The weekly claims data has been exceptionally volatile of late, which strongly suggests that seasonal factors are at work, distorting the reported numbers. This is when you look at the 4-week average of the data for clarity. As the chart above shows, not much is going on beneath the surface noise—claims are about flat so far this year.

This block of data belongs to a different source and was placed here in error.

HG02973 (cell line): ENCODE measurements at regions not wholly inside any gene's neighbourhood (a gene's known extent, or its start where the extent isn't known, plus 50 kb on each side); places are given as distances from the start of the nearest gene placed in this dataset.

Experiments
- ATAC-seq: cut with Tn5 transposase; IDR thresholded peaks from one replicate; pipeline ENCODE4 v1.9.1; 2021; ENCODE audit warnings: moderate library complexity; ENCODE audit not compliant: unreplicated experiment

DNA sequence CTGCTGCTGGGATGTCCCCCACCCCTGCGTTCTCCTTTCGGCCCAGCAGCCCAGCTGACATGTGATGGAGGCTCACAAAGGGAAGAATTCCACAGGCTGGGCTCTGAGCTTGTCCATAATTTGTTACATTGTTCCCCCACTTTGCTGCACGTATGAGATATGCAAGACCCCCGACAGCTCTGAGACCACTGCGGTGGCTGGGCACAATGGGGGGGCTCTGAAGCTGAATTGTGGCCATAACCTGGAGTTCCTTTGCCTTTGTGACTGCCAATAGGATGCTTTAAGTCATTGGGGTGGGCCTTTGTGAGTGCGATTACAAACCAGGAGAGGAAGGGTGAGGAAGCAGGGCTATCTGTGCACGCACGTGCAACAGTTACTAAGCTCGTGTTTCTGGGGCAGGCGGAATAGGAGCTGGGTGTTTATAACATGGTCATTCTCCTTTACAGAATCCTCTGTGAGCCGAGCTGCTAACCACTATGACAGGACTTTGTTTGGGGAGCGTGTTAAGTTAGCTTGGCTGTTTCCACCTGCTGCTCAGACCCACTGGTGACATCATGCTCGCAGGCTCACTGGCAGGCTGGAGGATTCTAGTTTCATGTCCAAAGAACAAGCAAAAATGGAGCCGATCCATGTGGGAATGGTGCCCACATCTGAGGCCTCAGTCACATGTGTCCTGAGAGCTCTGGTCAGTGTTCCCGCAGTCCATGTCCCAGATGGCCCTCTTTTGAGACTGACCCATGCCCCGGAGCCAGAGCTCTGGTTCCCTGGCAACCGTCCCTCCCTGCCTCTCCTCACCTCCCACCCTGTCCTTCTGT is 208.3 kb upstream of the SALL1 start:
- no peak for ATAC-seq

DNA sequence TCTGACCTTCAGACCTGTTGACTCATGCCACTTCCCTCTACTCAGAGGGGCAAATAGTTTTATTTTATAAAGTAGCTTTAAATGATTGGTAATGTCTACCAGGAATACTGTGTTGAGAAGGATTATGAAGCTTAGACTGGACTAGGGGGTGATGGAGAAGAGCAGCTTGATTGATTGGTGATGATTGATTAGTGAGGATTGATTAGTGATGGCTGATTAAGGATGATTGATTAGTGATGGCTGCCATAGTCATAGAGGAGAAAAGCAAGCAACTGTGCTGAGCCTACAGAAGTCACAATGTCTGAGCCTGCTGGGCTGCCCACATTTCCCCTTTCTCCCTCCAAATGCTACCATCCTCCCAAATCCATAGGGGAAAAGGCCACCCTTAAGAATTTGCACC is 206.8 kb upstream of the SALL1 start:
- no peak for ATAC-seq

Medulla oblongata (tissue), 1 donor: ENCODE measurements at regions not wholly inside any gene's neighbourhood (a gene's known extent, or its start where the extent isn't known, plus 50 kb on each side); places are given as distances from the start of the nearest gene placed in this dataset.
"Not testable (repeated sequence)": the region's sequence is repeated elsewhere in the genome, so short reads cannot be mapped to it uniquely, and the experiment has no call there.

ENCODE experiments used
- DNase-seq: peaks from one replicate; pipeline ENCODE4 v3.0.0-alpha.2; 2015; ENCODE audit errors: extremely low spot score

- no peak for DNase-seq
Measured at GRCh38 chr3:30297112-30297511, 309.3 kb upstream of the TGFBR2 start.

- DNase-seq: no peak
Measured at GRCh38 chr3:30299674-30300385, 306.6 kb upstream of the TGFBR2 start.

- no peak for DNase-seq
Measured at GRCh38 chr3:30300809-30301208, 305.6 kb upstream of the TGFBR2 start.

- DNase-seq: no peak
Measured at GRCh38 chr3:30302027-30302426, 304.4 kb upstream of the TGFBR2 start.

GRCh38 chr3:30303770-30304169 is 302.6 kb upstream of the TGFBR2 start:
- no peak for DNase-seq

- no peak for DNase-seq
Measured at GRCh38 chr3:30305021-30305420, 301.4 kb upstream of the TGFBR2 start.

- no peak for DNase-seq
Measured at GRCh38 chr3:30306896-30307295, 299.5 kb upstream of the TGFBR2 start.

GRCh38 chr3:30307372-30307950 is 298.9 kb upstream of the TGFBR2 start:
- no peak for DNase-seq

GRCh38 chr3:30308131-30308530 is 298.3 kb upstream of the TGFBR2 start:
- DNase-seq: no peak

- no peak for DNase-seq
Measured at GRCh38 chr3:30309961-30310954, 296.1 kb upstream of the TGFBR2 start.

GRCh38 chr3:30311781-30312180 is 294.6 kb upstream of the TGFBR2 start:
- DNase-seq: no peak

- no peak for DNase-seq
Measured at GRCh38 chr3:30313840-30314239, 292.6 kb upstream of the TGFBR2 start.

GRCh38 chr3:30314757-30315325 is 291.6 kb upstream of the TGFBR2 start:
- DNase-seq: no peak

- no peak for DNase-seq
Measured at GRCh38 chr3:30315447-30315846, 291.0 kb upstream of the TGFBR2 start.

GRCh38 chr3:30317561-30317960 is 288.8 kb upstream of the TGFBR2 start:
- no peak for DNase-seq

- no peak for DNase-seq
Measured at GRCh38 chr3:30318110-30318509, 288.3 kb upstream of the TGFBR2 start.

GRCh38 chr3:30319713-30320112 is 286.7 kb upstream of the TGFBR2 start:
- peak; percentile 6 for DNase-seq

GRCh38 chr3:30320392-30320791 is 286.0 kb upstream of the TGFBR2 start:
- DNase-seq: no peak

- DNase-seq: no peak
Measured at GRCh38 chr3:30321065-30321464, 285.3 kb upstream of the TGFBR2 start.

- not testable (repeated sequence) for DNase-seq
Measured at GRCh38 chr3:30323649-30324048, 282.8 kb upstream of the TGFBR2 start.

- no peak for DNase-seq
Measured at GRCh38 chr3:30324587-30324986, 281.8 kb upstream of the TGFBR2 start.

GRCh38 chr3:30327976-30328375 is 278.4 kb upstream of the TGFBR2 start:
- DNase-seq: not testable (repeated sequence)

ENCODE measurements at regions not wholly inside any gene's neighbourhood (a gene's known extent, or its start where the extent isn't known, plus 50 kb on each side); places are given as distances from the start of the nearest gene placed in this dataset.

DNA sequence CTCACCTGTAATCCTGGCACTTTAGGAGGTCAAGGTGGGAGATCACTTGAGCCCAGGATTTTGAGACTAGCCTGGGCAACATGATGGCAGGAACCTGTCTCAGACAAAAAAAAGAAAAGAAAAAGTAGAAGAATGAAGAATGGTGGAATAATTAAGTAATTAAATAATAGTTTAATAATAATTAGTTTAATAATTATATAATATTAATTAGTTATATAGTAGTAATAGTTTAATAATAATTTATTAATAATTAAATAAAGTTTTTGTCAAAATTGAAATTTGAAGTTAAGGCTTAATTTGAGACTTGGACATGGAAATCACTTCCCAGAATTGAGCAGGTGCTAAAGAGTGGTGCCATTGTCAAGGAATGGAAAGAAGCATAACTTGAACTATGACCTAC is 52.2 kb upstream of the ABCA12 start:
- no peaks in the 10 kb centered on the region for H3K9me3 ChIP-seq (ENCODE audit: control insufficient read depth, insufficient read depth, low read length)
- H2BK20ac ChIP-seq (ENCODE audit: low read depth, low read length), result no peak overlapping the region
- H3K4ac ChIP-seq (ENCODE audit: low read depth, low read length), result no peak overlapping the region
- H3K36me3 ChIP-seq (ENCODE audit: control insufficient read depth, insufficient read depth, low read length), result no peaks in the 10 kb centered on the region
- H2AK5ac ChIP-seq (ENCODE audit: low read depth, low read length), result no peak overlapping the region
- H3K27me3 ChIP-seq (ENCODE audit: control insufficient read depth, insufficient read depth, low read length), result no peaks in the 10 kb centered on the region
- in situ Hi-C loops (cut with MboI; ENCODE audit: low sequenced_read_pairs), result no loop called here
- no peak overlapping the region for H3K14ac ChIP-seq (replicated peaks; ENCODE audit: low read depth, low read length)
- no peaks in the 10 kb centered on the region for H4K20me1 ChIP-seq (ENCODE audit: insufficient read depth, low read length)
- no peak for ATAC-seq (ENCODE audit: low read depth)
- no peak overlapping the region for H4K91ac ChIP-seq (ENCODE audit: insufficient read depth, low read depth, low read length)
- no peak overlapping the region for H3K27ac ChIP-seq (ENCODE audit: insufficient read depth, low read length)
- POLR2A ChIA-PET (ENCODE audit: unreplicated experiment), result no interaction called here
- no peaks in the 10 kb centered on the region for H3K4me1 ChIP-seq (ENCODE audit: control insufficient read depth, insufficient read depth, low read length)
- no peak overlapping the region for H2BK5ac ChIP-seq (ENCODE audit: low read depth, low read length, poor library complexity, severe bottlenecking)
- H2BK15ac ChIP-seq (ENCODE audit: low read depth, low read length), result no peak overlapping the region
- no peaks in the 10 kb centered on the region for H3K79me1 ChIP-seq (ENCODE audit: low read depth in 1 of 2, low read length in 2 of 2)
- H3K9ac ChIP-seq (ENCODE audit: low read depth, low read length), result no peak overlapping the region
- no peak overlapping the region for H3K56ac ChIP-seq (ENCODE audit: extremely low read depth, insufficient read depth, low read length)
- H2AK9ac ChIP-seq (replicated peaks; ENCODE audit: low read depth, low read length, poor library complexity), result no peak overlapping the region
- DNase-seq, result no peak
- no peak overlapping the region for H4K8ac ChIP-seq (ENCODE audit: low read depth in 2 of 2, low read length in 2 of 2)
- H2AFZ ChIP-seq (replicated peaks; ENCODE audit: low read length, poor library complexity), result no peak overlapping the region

The one area of the labor market that is not receiving the attention it deserves is the number of people receiving unemployment insurance. This has been steadily declining since early 2010: in fact, 6.8 million people have stopped receiving unemployment insurance since the peak in early 2010. Just over 2.3 million so far this year have dropped off the unemployment insurance rolls. Compare that to the 4.2 million new jobs since early 2010, and the 1.3 million new jobs so far this year, and you realize that this represents a significant change on the margin, since it means that there are millions of people out there who now have a stronger incentive to look for and accept a job offer, and who are now much more interested in the health of the economy and the size of the jobs market.